In fact, the seller, Justus Rental Properties Inc., had filed a notice just four months earlier with the Indiana Department of Workforce Development that it planned to put the complex, located near North Shadeland Avenue and East 10th Street, up for sale, and warned that dozens of nursing aides, activities coordinators, cooks and other workers could lose their jobs.

Now, Elevation is getting another toehold in the active adult segment, with the purchase of Discovery Park for $8.4 million.

In a press release last month, Elevation said it would “reimagine the struggling property,” built in 1985, as a fully independent age-restricted apartment community.

The complex once had assisted-living and memory-care units. Both were discontinued in recent years by the previous owner.

On its website, Elevation calls itself an operator of “affordable apartment communities for independent seniors and families.”

Elevation is in the process of rebranding Discovery Commons as King’s Reserve College Park.

It has told residents it will upgrade all apartments with “elegant kitchens with new appliances,” white cabinets with matching hardware, and new countertops and light fixtures, according to a large poster displayed in the dining room. It also plans to refresh corridors with new flooring and lighting and common areas with “beautiful and cozy furniture.”

Rent decrease?

Ben Friedman

Elevation spokesman Ben Friedman told IBJ the complex’s occupancy has been hovering around 50% in recent years. He called it a “distressed property” and said the best way to make it profitable was to convert to senior apartments, which are in high demand.

He said the decision to drop food service, transportation and other services is part of an emerging business model that is catching on around the nation. In return for lower rents, residents are happy to give up many traditional services, he said.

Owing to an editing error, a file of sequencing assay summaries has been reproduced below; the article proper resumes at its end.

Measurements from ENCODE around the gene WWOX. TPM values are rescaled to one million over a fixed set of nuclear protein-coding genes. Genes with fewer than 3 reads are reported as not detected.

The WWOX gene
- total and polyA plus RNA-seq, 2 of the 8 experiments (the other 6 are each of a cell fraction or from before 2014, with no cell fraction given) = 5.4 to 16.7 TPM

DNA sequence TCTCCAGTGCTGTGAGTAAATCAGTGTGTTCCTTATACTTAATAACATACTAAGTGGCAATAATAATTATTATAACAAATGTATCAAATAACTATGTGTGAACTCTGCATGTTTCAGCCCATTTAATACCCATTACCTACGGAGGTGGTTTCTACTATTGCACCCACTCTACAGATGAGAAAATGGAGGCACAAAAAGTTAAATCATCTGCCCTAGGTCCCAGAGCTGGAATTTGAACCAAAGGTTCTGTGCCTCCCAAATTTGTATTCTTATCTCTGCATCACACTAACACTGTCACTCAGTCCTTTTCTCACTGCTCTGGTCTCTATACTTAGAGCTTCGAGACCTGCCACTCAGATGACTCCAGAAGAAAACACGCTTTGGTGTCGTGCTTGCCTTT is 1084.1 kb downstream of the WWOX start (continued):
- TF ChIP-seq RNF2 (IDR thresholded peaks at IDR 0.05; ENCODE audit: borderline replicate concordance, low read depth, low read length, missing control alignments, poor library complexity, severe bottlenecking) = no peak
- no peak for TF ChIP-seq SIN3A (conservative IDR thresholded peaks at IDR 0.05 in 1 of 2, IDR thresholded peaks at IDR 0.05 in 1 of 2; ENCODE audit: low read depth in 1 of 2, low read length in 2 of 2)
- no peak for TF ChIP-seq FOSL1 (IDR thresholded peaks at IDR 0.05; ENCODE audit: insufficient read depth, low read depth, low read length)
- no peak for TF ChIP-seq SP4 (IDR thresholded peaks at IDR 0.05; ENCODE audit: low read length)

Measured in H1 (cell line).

“The feedback that we received is, ‘Oh, yeah, to be perfectly honest, I never really liked the food, and I actually liked to cook for myself,’” Friedman said.

Residents have said that having more money they can spend on food for themselves “instead of having to eat whatever is just given to me every day is actually kind of nice,” he added.

Friedman said rents will drop for many residents. “We have residents in this property who are going to see their monthly costs go from over $3,000 a month to as low as $1,000 a month,” he said.

But that kind of sharp decrease was news to more than a dozen residents interviewed last week at the complex by IBJ. Many said their rent was dropping modestly or staying the same.

Smith, the retired accountant, said her monthly rent is falling by only $10, although she declined to state the amount. She maintained she was “blindsided” by the new owner’s decision to drop food service, transportation and other services.

“Now I happen to be one of the fortunate ones,” she said. “Even though I’m in my 80s, I don’t need help. I cook my own meals. I walk. I don’t drive a car anymore, but I have a daughter that lives nearby who can take me shopping.”

Alan Truman

Still, she added, as people get older, socializing is harder, and the meal service that brought people to the central dining room several times a day was a way to get them to mingle with others.

Social time

Alan Truman, 85, a retired mining-supplies businessman from West Virginia who moved into Discovery Commons in 2020, said his monthly rent is remaining the same at $1,300, even though he is about to lose his meals and transportation.

“All of us old folks, we depend on that,” he said, as he nibbled on chicken tenders and french fries.

Ken Gates, 74, a retired evangelical pastor who moved in two years ago, said his monthly rent is increasing $225, although that might be due to the fact that he was able to negotiate two reductions in recent years, saying he didn’t need three meals a day.

Ken Gates

He said mealtime is important to many of his friends in the complex, giving them a chance to socialize.

“When you take away things like this, you don’t just take away food services,” he said as he finished a pancake breakfast in the dining room. “You take away a built-in social interaction that just happens on a regular basis.”